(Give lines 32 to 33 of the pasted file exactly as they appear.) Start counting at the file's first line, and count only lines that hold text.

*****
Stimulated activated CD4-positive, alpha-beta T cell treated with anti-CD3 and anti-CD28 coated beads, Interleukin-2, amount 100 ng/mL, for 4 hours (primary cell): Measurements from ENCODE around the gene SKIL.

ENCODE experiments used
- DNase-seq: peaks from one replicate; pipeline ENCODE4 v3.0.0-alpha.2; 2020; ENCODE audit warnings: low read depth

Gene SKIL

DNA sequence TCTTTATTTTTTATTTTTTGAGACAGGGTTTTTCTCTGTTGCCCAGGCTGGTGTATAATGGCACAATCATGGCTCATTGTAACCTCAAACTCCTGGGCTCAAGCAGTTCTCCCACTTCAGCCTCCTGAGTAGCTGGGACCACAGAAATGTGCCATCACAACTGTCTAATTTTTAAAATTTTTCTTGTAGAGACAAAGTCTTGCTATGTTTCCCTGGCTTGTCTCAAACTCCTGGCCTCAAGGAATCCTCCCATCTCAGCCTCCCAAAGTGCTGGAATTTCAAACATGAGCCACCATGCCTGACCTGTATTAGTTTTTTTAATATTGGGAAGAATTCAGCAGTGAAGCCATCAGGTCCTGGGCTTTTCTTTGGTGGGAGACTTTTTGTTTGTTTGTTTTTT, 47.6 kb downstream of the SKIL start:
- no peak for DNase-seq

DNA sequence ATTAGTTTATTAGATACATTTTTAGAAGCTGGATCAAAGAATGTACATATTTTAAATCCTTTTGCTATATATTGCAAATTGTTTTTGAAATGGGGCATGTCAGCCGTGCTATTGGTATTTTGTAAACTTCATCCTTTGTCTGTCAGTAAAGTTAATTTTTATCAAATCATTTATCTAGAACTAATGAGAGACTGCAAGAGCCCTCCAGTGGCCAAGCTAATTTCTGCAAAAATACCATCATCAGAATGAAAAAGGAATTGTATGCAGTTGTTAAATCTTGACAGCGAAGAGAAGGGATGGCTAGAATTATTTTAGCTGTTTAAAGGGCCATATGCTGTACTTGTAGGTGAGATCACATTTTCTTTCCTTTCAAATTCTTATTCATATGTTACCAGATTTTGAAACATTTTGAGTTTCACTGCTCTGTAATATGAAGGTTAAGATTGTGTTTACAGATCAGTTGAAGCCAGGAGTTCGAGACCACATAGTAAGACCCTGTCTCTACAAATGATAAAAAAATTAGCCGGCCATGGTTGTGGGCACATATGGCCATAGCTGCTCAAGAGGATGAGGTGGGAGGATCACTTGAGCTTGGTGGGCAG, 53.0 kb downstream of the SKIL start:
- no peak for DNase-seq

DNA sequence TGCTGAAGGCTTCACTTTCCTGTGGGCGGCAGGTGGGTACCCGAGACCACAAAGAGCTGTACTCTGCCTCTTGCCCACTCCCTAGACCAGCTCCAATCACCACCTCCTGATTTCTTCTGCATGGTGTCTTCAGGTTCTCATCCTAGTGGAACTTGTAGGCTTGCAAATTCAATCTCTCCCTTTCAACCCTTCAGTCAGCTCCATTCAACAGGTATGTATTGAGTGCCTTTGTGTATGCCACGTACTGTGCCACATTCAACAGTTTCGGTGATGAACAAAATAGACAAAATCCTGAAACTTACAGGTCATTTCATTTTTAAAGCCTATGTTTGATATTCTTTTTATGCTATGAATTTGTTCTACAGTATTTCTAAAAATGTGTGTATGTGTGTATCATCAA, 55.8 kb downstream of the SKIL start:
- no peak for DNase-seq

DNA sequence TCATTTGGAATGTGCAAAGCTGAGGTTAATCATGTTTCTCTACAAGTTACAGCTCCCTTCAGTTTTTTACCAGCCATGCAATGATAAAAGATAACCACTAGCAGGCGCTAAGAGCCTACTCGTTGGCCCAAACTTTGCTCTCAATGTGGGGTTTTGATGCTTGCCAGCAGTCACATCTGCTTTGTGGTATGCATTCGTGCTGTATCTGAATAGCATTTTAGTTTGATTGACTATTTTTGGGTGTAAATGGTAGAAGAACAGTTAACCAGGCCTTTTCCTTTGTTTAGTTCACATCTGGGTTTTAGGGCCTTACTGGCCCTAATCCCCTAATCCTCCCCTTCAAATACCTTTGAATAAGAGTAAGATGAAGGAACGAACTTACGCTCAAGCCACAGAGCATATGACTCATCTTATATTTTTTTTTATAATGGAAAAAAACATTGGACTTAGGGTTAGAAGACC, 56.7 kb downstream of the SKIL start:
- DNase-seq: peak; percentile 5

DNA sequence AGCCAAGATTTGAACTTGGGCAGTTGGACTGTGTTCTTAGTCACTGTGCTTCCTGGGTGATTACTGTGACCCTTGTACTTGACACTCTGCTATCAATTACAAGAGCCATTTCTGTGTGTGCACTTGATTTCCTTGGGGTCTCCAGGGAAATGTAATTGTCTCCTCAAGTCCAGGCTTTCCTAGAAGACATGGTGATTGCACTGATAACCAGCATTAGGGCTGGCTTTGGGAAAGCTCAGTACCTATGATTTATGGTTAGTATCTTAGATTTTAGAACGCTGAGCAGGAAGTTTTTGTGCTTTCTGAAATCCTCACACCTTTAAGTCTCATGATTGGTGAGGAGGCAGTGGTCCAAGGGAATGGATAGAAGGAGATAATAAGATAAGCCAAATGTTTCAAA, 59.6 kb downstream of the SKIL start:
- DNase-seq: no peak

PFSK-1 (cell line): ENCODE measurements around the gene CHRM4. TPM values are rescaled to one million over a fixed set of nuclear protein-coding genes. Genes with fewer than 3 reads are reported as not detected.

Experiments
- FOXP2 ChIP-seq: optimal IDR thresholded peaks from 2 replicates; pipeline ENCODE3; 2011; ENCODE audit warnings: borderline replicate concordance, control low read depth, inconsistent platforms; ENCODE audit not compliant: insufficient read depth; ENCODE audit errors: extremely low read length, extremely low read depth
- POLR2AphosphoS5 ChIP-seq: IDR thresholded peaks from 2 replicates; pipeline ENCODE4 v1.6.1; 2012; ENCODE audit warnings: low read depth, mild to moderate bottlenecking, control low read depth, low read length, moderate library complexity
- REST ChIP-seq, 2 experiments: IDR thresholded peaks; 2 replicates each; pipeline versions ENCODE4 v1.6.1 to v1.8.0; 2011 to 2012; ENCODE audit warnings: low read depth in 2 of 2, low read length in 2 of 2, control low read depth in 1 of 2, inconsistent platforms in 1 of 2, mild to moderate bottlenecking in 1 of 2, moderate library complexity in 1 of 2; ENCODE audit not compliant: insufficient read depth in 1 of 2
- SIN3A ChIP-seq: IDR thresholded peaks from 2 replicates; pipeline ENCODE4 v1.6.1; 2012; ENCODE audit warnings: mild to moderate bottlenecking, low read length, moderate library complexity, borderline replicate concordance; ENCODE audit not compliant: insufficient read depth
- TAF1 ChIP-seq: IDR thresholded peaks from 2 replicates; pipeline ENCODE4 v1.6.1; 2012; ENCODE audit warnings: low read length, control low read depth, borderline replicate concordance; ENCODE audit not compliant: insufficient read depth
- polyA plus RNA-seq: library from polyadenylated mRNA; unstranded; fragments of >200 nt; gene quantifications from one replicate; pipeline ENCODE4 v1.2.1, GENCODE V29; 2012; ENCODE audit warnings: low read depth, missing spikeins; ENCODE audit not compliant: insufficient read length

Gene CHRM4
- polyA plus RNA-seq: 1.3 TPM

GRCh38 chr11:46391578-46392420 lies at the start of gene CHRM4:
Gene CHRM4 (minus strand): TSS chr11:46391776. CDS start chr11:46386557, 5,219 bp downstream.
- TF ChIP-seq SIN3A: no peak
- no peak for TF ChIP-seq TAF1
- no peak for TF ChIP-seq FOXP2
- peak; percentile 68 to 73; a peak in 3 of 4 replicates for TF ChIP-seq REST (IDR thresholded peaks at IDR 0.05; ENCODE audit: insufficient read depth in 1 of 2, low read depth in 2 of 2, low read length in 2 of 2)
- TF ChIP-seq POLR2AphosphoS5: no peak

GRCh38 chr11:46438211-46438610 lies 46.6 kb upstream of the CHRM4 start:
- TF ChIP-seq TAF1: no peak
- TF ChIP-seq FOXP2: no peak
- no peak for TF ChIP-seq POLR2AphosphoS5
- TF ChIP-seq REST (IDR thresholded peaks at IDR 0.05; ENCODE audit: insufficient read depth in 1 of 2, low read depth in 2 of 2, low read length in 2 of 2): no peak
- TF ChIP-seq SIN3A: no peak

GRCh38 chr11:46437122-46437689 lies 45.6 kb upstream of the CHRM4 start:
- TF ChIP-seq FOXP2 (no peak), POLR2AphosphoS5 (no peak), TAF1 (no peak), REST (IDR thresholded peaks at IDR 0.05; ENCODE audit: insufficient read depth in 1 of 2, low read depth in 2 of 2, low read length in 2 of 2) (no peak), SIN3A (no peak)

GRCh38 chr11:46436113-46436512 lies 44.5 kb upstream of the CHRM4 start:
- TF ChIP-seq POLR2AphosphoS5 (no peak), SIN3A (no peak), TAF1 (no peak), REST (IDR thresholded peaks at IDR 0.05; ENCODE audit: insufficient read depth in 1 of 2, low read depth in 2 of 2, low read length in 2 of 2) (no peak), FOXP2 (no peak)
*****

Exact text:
GRCh38 chr11:46438211-46438610 lies 46.6 kb upstream of the CHRM4 start:
- TF ChIP-seq TAF1: no peak